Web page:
V2 Missiles

The missiles were known as “Vergeltungswaffe 2” in German and “Vengeance rockets” in common parlance. They were the world’s first long-range ballistic missiles. The V-2 ballistic missile was among the Nazi forces most advanced weapons. Missiles have since become a vital part of any modern military to deliver bombs at large distances and apply maximum damage on the enemy. 

Jet Engines

The first jet engine was tested in 1937, but the British government was uninterested and proceeded slowly on the topic. The Germans were the ones who really pushed the technology. Following the end of the war, the German jet aircraft and jet engines were extensively studied by the victorious allies and work was continued on early Soviet and U.S. jet fighters. It was beneficial to the Germans in overcoming Allied numerical dominance.  

Jet engines today power our modern-day aero planes, and some ships are also powered by jet engines.

Military Rations 

Rations for soldiers were carefully designed to provide with the maximum amount of nutrition and energy, while also offering variety and taste. Meeting these challenges involved first working in the laboratory and then in the kitchen. During WWII, the study of nutrition advanced dramatically. 

In the war, soldiers eat MREs or Meals Ready to Eat as a source of food and energy to survive and continue to fight without worrying about cooking food or eating spoiled meals.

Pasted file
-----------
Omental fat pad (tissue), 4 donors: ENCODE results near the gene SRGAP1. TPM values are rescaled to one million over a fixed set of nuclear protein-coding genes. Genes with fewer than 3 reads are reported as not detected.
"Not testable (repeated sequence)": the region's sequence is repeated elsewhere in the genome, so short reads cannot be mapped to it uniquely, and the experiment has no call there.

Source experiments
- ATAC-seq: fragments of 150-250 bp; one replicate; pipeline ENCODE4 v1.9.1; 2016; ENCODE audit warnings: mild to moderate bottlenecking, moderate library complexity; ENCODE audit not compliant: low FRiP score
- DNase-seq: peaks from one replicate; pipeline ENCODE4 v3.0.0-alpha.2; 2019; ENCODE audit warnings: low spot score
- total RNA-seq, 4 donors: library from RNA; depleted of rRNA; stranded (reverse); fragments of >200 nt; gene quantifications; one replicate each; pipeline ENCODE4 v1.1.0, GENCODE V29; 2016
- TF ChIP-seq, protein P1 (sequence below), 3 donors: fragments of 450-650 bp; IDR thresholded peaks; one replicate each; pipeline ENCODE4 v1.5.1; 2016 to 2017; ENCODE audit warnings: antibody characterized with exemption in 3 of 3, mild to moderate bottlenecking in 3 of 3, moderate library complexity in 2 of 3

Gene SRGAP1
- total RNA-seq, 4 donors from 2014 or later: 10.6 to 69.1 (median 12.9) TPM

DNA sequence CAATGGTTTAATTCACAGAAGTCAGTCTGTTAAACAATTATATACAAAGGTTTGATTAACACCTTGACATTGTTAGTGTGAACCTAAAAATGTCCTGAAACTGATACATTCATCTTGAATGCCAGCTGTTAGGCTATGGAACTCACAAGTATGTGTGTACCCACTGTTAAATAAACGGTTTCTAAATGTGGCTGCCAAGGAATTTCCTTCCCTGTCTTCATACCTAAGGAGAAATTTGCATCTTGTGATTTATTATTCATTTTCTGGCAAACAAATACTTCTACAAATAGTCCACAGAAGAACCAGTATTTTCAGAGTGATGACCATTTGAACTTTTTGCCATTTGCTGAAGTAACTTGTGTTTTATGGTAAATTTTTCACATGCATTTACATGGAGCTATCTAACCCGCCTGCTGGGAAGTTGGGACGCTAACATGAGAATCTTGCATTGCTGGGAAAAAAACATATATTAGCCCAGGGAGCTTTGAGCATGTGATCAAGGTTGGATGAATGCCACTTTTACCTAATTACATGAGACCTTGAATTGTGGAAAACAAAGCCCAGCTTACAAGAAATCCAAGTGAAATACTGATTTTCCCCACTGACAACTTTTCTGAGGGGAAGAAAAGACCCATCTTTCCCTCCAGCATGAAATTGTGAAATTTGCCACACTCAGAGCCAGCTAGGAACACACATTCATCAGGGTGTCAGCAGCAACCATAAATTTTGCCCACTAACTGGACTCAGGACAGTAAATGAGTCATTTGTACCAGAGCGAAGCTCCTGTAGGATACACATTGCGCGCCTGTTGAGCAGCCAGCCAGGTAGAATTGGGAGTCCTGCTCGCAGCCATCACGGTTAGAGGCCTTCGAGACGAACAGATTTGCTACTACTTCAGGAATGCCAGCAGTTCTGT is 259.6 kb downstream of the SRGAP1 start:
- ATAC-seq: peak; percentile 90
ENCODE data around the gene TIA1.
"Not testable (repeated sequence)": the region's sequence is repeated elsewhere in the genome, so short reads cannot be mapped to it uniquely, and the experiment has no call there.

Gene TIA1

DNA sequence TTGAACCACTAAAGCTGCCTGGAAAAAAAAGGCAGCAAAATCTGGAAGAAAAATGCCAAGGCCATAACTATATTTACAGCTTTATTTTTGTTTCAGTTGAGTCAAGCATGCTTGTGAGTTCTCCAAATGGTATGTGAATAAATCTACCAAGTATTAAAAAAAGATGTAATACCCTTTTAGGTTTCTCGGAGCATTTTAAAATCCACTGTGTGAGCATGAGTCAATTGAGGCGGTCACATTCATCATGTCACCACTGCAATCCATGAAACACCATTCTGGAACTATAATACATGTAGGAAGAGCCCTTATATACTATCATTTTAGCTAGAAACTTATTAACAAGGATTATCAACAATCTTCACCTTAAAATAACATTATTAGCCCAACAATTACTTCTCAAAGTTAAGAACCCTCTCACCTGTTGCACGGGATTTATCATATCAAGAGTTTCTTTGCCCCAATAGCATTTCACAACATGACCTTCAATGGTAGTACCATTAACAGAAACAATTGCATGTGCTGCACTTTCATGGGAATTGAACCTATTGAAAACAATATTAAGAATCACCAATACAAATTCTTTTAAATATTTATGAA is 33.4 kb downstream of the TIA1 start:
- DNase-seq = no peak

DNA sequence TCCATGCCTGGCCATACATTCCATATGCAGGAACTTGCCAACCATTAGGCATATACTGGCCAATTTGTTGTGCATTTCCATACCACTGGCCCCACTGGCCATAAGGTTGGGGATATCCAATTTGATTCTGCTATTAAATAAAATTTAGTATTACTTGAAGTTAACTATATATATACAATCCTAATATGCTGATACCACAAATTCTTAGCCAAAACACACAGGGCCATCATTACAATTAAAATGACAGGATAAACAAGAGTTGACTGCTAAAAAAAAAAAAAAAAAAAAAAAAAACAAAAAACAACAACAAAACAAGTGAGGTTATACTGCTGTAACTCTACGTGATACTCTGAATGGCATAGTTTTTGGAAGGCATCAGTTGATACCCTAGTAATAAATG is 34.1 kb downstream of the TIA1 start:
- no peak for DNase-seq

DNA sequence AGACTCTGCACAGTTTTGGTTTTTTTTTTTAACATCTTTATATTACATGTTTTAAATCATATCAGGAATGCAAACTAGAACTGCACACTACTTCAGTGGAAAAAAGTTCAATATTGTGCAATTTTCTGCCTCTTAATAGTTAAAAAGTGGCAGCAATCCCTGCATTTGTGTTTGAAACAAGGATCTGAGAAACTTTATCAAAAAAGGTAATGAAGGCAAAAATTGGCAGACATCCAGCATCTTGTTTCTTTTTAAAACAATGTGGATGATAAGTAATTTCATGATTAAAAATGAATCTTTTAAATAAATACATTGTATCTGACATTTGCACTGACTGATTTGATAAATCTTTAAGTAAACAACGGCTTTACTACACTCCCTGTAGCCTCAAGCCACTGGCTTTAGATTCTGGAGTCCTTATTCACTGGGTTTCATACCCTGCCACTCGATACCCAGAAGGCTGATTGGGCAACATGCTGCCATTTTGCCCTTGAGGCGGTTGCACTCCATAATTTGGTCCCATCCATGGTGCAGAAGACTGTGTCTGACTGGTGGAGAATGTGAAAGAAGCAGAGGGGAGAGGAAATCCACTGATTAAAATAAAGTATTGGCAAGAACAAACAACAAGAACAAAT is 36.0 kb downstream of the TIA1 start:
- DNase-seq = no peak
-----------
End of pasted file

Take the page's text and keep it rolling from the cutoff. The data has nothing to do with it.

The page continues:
Colossus Computer

Colossus was the world’s first large-scale electronic device, and it first ran in 1944 at Britain’s code-breaking headquarters at Bletchley Park. Colossus shortened the time it took to find out the Lorenz chi-wheel settings, allowing further messages to be deciphered and the whole code-breaking process to be sped up. The decrypted messages’ information is widely known to have shortened the war by several months, saving tens of thousands of lives. 

Computers have become part and parcel of modern life it has changed the lives of human beings as we know them. Since the time of WW2, computers have gone from occupying whole rooms to fitting in our pockets in the form of smartphones.

Atomic Bomb

“I am become death, the destroyer of worlds.”